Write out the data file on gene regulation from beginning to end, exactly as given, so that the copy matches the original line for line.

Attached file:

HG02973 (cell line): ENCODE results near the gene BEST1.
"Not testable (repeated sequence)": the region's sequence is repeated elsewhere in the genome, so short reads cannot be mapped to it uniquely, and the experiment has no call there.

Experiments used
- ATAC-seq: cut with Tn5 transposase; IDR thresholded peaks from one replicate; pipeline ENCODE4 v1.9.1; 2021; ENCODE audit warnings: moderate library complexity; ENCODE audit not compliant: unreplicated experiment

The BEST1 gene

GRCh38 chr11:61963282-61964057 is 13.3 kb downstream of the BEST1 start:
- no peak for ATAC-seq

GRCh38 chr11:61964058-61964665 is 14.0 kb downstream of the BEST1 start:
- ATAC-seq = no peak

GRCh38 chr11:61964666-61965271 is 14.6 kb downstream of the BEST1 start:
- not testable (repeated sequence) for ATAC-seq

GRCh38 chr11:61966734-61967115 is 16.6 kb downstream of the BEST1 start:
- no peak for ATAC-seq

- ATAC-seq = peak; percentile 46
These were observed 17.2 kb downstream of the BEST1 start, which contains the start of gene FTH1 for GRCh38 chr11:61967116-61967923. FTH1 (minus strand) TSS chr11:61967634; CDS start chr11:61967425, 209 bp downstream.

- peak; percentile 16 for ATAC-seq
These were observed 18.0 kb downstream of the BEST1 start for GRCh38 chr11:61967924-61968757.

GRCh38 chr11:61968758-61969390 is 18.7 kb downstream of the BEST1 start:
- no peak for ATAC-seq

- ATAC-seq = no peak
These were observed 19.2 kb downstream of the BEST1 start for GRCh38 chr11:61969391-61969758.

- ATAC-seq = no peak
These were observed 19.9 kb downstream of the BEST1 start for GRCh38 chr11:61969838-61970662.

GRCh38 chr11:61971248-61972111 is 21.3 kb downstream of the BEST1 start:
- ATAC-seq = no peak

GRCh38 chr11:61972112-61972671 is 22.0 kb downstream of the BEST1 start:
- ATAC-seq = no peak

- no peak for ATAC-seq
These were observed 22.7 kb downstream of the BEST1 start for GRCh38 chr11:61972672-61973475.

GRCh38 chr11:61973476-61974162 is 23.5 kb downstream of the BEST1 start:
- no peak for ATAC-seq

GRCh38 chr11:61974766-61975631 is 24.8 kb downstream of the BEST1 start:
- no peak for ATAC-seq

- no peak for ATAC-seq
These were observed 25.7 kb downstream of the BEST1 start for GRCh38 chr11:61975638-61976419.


HG02973 (cell line): ENCODE results near the gene BEST1.
"Not testable (repeated sequence)": the region's sequence is repeated elsewhere in the genome, so short reads cannot be mapped to it uniquely, and the experiment has no call there.

Experiments used
- ATAC-seq: cut with Tn5 transposase; IDR thresholded peaks from one replicate; pipeline ENCODE4 v1.9.1; 2021; ENCODE audit warnings: moderate library complexity; ENCODE audit not compliant: unreplicated experiment

The BEST1 gene

GRCh38 chr11:61963282-61964057 is 13.3 kb downstream of the BEST1 start:
- no peak for ATAC-seq

GRCh38 chr11:61964058-61964665 is 14.0 kb downstream of the BEST1 start:
- ATAC-seq = no peak

GRCh38 chr11:61964666-61965271 is 14.6 kb downstream of the BEST1 start:
- not testable (repeated sequence) for ATAC-seq

GRCh38 chr11:61966734-61967115 is 16.6 kb downstream of the BEST1 start:
- no peak for ATAC-seq

- ATAC-seq = peak; percentile 46
These were observed 17.2 kb downstream of the BEST1 start, which contains the start of gene FTH1 for GRCh38 chr11:61967116-61967923. FTH1 (minus strand) TSS chr11:61967634; CDS start chr11:61967425, 209 bp downstream.

- peak; percentile 16 for ATAC-seq
These were observed 18.0 kb downstream of the BEST1 start for GRCh38 chr11:61967924-61968757.

GRCh38 chr11:61968758-61969390 is 18.7 kb downstream of the BEST1 start:
- no peak for ATAC-seq

- ATAC-seq = no peak
These were observed 19.2 kb downstream of the BEST1 start for GRCh38 chr11:61969391-61969758.

- ATAC-seq = no peak
These were observed 19.9 kb downstream of the BEST1 start for GRCh38 chr11:61969838-61970662.

GRCh38 chr11:61971248-61972111 is 21.3 kb downstream of the BEST1 start:
- ATAC-seq = no peak

GRCh38 chr11:61972112-61972671 is 22.0 kb downstream of the BEST1 start:
- ATAC-seq = no peak

- no peak for ATAC-seq
These were observed 22.7 kb downstream of the BEST1 start for GRCh38 chr11:61972672-61973475.

GRCh38 chr11:61973476-61974162 is 23.5 kb downstream of the BEST1 start:
- no peak for ATAC-seq

GRCh38 chr11:61974766-61975631 is 24.8 kb downstream of the BEST1 start:
- no peak for ATAC-seq

- no peak for ATAC-seq
These were observed 25.7 kb downstream of the BEST1 start for GRCh38 chr11:61975638-61976419.